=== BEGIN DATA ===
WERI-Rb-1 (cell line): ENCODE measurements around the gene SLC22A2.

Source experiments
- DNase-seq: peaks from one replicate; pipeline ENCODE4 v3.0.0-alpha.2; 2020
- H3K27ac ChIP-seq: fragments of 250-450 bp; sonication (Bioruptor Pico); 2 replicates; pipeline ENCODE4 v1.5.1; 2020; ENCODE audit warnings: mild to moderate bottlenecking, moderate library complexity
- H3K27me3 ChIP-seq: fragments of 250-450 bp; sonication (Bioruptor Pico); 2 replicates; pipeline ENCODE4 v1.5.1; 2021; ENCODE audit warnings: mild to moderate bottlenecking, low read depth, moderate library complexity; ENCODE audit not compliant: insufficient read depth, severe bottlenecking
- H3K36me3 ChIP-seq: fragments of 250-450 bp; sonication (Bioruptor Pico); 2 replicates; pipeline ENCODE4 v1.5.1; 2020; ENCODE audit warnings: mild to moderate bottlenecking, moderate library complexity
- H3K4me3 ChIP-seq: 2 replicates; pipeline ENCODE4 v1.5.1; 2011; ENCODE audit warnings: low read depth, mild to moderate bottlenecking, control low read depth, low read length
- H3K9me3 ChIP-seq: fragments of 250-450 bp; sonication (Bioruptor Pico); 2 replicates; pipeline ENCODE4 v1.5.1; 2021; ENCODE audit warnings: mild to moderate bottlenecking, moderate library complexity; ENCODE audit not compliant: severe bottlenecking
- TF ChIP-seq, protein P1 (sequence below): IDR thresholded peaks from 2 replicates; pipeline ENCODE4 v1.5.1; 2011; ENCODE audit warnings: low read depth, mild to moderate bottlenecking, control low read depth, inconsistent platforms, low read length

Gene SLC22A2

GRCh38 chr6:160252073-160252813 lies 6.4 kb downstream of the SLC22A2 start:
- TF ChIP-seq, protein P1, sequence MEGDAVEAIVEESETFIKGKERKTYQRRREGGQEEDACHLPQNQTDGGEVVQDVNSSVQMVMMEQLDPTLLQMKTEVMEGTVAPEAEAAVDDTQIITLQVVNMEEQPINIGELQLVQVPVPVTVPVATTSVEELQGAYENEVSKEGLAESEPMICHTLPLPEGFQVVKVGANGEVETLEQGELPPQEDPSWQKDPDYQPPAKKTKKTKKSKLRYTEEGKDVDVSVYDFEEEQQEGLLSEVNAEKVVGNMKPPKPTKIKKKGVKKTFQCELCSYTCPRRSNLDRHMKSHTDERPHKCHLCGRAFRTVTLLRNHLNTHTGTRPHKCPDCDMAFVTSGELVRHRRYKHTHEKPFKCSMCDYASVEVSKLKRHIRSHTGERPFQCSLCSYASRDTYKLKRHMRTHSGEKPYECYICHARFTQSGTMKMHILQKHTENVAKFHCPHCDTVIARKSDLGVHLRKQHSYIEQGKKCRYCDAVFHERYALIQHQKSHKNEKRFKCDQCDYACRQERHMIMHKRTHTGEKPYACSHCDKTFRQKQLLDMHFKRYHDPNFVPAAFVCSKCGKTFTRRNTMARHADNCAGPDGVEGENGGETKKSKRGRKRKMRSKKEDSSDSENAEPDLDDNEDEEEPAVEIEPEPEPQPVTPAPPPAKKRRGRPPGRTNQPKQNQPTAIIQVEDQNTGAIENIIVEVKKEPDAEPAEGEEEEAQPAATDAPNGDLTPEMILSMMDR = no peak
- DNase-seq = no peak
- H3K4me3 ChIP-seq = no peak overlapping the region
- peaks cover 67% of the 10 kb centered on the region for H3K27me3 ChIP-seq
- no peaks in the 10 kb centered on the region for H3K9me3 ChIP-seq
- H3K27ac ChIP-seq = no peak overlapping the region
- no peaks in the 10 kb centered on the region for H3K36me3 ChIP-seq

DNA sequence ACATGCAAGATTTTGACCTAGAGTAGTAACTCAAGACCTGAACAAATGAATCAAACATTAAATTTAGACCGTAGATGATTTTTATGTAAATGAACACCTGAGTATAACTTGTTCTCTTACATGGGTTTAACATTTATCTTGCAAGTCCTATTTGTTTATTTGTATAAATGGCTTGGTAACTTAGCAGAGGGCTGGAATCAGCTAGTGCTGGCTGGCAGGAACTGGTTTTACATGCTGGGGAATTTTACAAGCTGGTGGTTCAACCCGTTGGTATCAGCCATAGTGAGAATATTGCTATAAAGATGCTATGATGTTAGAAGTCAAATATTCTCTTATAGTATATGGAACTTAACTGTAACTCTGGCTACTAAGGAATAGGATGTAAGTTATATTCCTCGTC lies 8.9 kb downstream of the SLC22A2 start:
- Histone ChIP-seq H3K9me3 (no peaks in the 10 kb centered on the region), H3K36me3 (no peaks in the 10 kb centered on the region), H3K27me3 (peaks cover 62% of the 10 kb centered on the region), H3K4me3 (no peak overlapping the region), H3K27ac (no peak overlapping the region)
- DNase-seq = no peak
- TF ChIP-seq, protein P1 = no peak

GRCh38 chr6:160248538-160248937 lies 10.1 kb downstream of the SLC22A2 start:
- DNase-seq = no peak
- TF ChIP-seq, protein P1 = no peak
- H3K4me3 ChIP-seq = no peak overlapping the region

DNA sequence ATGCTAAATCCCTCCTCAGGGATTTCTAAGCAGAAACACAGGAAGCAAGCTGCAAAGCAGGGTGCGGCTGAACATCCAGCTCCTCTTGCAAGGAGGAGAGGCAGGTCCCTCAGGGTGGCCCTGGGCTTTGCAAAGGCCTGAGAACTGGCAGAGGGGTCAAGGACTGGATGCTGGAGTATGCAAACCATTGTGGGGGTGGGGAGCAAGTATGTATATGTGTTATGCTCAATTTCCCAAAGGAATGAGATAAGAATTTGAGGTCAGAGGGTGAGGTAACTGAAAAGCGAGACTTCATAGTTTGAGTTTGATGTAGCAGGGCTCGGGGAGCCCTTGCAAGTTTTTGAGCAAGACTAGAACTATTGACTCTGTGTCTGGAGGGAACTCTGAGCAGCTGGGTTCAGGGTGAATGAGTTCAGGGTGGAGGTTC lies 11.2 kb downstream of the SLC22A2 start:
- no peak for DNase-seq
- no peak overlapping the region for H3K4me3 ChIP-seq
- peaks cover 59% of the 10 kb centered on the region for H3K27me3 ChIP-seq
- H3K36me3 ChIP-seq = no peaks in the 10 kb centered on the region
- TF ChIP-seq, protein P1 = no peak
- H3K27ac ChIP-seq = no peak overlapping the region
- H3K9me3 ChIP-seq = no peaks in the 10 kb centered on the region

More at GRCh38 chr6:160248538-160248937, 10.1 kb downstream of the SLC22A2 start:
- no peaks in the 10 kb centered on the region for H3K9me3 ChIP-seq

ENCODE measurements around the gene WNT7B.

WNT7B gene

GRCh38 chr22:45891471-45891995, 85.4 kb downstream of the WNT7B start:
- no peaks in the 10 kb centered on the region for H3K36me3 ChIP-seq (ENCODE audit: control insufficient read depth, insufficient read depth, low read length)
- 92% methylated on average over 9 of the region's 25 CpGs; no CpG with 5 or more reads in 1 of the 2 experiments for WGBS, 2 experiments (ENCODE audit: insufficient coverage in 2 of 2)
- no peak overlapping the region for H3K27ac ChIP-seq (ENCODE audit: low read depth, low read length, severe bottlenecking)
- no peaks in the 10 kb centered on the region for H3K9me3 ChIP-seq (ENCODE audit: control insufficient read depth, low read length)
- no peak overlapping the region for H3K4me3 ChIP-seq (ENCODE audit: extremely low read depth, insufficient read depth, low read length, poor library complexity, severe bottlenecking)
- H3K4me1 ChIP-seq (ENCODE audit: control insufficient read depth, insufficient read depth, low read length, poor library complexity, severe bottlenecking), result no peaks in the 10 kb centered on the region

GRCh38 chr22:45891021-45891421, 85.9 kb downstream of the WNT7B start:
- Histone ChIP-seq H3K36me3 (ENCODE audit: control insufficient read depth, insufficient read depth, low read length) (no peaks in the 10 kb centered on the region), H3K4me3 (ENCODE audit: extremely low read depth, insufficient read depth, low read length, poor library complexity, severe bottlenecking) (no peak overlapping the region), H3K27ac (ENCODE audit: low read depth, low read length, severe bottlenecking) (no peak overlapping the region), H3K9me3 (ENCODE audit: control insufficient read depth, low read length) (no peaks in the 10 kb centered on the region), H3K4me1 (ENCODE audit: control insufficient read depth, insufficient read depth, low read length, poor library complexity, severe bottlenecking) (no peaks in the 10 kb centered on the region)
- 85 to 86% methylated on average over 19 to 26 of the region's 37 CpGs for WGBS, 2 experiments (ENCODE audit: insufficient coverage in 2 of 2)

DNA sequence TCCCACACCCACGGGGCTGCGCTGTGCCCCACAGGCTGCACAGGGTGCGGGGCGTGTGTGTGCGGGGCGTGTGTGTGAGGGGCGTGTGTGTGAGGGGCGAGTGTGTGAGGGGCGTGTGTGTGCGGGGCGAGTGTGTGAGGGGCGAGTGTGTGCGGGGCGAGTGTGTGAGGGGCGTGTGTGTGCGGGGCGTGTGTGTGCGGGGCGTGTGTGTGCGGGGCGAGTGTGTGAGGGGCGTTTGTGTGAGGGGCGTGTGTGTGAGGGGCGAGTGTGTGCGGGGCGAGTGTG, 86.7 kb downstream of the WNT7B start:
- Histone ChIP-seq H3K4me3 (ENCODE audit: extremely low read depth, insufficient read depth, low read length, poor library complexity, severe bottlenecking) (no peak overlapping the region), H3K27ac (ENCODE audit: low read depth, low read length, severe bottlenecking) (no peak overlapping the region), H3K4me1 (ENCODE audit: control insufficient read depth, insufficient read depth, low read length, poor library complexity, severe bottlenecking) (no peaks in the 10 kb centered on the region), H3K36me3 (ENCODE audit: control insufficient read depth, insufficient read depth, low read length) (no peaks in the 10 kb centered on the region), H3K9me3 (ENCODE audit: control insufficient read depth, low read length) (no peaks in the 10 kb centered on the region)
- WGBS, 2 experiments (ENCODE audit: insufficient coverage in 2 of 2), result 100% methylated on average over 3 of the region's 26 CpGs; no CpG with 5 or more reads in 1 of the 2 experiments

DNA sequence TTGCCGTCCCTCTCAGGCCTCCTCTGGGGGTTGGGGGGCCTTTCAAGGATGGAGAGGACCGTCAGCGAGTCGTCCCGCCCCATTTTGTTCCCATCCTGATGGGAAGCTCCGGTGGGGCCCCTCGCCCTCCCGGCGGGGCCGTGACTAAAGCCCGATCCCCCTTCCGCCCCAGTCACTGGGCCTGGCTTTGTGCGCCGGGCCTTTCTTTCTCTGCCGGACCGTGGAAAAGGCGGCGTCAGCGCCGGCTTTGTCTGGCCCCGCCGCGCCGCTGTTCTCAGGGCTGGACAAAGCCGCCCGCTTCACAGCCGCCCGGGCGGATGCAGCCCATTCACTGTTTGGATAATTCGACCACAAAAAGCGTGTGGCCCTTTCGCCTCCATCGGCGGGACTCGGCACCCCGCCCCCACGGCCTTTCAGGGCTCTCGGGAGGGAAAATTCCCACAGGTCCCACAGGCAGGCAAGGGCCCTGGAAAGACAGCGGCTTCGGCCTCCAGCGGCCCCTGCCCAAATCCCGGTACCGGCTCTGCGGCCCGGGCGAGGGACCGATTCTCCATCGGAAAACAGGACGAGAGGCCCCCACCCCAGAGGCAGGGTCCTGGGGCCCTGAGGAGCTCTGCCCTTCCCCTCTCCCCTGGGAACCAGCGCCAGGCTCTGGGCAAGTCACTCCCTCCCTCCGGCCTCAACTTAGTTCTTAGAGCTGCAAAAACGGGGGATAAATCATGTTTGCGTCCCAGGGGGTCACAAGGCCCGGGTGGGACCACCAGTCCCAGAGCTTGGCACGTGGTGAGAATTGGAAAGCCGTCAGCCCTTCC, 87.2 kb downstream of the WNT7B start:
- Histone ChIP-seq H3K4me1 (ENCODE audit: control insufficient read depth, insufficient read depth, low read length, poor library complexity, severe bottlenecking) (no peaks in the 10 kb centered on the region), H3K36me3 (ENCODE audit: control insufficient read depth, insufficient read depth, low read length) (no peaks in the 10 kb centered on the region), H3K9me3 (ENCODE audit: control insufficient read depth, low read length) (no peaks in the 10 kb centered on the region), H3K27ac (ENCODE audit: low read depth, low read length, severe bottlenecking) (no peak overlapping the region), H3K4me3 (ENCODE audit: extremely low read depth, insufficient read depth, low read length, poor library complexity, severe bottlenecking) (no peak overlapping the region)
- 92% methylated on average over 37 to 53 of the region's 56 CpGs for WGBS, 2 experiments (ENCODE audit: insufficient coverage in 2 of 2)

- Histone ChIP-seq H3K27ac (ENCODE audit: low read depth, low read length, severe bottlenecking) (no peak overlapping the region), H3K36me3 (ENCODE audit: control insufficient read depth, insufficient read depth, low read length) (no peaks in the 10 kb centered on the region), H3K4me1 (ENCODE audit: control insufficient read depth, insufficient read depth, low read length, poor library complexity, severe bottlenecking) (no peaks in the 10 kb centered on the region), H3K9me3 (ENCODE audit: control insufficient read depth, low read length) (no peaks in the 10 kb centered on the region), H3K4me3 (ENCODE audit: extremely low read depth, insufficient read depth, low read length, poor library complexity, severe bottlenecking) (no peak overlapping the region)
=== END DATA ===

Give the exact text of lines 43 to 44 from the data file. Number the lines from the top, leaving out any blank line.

- no peaks in the 10 kb centered on the region for H3K9me3 ChIP-seq (ENCODE audit: control insufficient read depth, low read length)
- no peak overlapping the region for H3K4me3 ChIP-seq (ENCODE audit: extremely low read depth, insufficient read depth, low read length, poor library complexity, severe bottlenecking)